I will be on a blogging hiatus from January 9 to January 25, 2016, as I will be off on a tour to Costa Rica.
This post details our second week’s travel itinerary sponsored by Overseas Adventure Travel (OAT).
The OAT pamphlet is the resource for most of my commentary, detailing our scheduled activities:
Plans for the remaining 9 days
Early in the morning of the 8th day, we are being escorted to Guanacaste Province in the northwestern part of country, a large section has been set aside for preservation and designated a UNESCO World Heritage Site. Dominated by the Guanacaste mountain range, this region has a distinctive dry tropical climate. It is famous for its thermal pools, which we fully intend to enjoy during our stay.
We will be residing at a lodge situated in the foothills of Rincon de la Vieja Volcano. After unpacking in our rooms, we will venture out to explore the local trails until we find a place where we can spot peccaries, armadillos, motmots, and capuchin and howler monkeys, as well as white-fronted Amazon parrots, spectacled owls, and more than 270 other avian species.
After we return from our trek, we will be taking more cooking classes to learn how to prepare “bocas,” or small dishes.
On day 9, we are heading out to a destination where we can indulge ourselves in the local thermal baths. Subterranean thermal currents produce warm mineral mud pots, hot and warm pools, and even natural saunas. We can choose to travel there on horseback or by riding in the back of a tractor.
We will be pampered by experiencing a therapeutic mud regimen, starting with a pore- opening sauna near a fumarola, a thermal vent in the Earth’s crust. Next, we’ll enjoy a “facial” —Costa Rican style—by covering our faces with warm, mineral- rich mud transported here from bubbling pools deep within the mountain. Finally, when the mud hardens, we’ll rinse it off and dip into a warm, relaxing thermal pool to wash the rest of our tensions away. I can just imagine the hilarious picture of looking at my fellow travelers as they are caked in soothing gray mud. I’ll try to take a photo.
Later in the day, there will be those zip lining over the rain forest. This event is described as a chance to witness stunning panoramic views of the rain forest below as we whiz from tree to tree. Since I would miss the scenery with my eyes closed while screaming away, I will be spending the rest of the day at a leisurely pace.
On day 10, we will be driven to the Pacific Coast to arrive at Jaco–a beach town renowned for its long stretch gray sandy beaches, fantastic surf, tropical rain forests and diverse wildlife.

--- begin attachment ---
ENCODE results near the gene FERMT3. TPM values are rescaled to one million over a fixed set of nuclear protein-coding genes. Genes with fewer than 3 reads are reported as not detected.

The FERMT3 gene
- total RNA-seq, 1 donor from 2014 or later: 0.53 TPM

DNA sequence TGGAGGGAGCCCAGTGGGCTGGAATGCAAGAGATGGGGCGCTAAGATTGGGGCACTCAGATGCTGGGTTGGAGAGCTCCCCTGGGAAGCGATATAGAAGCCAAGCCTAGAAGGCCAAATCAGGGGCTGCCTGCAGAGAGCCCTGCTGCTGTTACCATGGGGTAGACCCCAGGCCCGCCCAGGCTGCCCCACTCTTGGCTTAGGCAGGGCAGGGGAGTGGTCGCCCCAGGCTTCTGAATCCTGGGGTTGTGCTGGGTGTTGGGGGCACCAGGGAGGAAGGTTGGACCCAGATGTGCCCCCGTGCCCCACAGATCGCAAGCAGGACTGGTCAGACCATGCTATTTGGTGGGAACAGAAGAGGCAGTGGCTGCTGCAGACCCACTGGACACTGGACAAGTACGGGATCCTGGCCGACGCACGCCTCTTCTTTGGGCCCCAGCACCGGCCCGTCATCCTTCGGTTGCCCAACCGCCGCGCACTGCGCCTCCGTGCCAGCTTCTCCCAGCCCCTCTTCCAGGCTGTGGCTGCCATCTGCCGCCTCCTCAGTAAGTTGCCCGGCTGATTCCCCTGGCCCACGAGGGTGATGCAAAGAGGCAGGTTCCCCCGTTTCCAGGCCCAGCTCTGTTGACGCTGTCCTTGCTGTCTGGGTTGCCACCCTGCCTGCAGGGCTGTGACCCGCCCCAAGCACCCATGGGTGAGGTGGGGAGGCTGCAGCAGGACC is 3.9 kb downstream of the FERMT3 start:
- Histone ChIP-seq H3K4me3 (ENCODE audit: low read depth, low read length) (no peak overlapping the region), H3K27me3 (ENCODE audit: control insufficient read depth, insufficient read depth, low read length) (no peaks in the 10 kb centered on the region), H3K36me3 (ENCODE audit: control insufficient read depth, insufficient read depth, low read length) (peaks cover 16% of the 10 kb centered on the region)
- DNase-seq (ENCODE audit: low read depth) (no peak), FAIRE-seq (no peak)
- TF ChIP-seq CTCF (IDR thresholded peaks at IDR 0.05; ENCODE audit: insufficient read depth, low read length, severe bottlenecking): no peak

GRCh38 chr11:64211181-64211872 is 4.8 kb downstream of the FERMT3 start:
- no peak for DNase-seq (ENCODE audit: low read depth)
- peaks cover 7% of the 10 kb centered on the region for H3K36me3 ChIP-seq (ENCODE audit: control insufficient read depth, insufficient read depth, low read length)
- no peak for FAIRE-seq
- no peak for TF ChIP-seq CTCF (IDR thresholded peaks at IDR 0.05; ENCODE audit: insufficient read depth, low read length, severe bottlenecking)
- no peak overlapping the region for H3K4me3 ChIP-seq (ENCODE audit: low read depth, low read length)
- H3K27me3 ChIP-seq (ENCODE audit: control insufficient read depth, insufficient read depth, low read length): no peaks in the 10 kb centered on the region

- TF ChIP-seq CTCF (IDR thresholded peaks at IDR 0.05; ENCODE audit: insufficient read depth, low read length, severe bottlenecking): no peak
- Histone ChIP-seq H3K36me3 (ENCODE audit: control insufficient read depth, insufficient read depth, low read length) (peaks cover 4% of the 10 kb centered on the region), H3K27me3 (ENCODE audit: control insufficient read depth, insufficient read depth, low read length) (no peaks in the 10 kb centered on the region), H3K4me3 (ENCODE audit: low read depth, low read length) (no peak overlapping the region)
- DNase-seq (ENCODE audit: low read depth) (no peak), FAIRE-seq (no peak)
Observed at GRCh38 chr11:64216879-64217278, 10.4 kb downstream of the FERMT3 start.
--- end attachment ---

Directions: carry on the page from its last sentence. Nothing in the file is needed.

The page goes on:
On day 11, we’ll spend our morning in Manuel Antonio National Park, one of the most biologically diverse areas in the world. One of the smallest—and also most popular—of the Costa Rica’s national parks, this lush reserve encompasses four beaches, island bird sanctuaries, coral reefs, and a luxuriant rain forest. Manuel Antonio is also one of only two habitats for the endangered squirrel monkey. If we are lucky, we might be able to see some ot these monkeys as well as two and three toed sloths, capuchin monkeys, and giant iguanas. In the afternoon, we’ll spend some time relaxing.
On day twelve, we will venture out to Agujas Beach, a beautiful protected cove. Here, after a safety briefing, we’ll embark on an outrigger canoe to get a feel for pre-Columbian Costa Rica as we paddle along the ocean, passing steep cliffs and sandy beaches. The plan is for us to disembark at Limoncito Beach, so we can spend some leisure time in a secluded beach.
In the afternoon, we are scheduled to visit Coope Tarcoles, a fishermen’s cooperative founded in 1986 with the goal of promoting environmental and social responsibility. We’ll be meeting members of the cooperative to learn more about sustainable fishing.
On day 13, we will be boarding a small boat to drift down Rio Tarcoles, a partially tidal estuary that forms a border of the park, and Costa Rica’s largest habitat for crocodiles. The mangrove forest is also home for many other creatures. Scarlet macaws can sometimes be seen flying overhead in pairs as well as, egrets, osprey, frigate birds, roseate spoonbills and white ibis.
We will be traveling to Santa Ana for a leisurely evening when we will say adios to our Trip Leader and travel companions over a farewell dinner.
On day 14, some of us will be returning home while others will be continuing onward to Tortuguero National Park. First thing in the morning, I and my friend along with 7 others will transfer overland to Tortuguero.
Tortuguero is home to 111 species of reptiles, 60 species of mammals, 309 species of birds, and 57 species of amphibians— including the endangered Green Turtle, for which it is the Western Hemisphere’s most important nesting site.
Once we arrive on the Caribbean coast, we’ll board a boat for a cruise to Tortuguero. En route, we will stop at a village, Tortuguero town which has no roads, no sidewalks and no cars. After we reach our lodge, we’ll enjoy a brief orientation walk.
On day 15, during the day, we will be transported by boat through both natural and man-made canals which is the primary way to reconnoiter the wonders in this region.
Later in the day, we’ll stroll along the lodge’s trail to observe diverse flora and fauna while glimpsing the sloths, monkeys, green macaws, and toucans.
On day 16, we will be taking a leisurely canal boat ride to Cano Blanco. At some point, we’ll begin our overland transfer to San Jose, stopping en route to visit a banana plantation. Once we reach San Jose, we will be preparing for our trip to return home back to Florida.